Wednesday, March 17, 2010

Turkey threatens to expel 100,000 Armenians in response to the US branding the First World War killings by Turks as "genocide"

Recep Tayyip Erdogan, the Turkish prime minister, said the position of the immigrants, many of whom have lived there as refugees for a generation, was being reviewed in the wake of the row.

Armenia claims more than 500,000 of its countrymen died in bitter in-fighting as the Ottoman Empire disintegrated at the height of the First World War.

Turkey concedes that tens of thousands died in ethnic fighting but vehemently disputes accusations that massacres were systematically planned.

Tensions with Armenia have recently escalated as a well-organised worldwide campaign has persuaded the American Congress and Swedish parliament to adopt resolutions condemning the incidents as "genocide".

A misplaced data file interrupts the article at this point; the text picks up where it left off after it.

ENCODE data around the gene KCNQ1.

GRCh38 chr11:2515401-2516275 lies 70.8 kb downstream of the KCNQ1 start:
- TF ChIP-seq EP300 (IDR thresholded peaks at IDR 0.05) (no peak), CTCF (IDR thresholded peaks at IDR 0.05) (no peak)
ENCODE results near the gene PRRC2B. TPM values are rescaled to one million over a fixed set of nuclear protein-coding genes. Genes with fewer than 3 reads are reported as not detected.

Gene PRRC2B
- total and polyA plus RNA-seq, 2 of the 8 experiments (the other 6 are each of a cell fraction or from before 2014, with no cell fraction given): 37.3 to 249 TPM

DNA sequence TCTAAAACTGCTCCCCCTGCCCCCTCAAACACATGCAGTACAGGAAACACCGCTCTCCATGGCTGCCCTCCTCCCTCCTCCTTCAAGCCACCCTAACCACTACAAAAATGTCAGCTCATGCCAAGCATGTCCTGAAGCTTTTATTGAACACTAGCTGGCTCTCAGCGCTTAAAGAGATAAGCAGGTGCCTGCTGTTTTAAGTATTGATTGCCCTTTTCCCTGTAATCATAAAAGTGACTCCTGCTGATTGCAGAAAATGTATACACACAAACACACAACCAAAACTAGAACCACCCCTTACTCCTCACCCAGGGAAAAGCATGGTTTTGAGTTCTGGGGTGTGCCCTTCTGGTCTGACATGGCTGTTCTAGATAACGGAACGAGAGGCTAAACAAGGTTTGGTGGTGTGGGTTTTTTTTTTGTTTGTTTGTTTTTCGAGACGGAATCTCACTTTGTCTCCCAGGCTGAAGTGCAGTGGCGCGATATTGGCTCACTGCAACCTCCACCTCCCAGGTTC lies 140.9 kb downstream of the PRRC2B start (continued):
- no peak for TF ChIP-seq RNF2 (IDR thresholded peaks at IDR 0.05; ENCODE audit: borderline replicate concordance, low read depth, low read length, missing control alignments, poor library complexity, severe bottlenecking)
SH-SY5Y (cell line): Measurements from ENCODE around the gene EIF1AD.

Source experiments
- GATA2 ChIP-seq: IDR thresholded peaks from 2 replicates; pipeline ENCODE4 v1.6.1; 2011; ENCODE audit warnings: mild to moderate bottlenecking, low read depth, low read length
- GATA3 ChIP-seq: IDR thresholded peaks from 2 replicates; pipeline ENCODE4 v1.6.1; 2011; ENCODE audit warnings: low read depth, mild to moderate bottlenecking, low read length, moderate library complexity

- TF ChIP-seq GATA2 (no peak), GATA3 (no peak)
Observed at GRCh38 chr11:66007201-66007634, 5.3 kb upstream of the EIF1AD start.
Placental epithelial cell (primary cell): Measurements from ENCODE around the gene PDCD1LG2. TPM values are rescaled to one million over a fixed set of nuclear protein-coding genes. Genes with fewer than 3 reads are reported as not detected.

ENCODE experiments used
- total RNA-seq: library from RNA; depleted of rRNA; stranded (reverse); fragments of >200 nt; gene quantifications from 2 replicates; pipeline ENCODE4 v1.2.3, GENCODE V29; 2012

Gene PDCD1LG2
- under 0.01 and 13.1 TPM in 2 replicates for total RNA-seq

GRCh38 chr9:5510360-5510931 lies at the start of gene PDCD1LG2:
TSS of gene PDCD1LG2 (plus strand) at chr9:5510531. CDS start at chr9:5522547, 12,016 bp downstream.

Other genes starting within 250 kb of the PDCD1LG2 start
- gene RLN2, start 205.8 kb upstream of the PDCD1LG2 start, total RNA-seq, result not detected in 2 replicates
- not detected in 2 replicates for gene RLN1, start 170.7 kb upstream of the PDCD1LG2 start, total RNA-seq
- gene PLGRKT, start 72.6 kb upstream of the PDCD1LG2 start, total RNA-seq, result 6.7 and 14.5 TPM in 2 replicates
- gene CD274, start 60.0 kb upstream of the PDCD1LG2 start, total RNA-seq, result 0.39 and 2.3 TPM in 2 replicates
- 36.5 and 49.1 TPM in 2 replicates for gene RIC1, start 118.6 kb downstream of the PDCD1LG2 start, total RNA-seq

An Armenian Genocide Remembrance Day Bill has also been put before the House of Commons and Mr Erdogan has warned Gordon Brown that relations would suffer if parliament passes it.

Turkish law already makes discussion of genocide an offence punishable by imprisonment.

"There are currently 170,000 Armenians living in our country. Only 70,000 of them are Turkish citizens, but we are tolerating the remaining 100,000," said Mr Erdogan.

"If necessary, I may have to tell these 100,000 to go back to their country because they are not my citizens. I don't have to keep them in my country."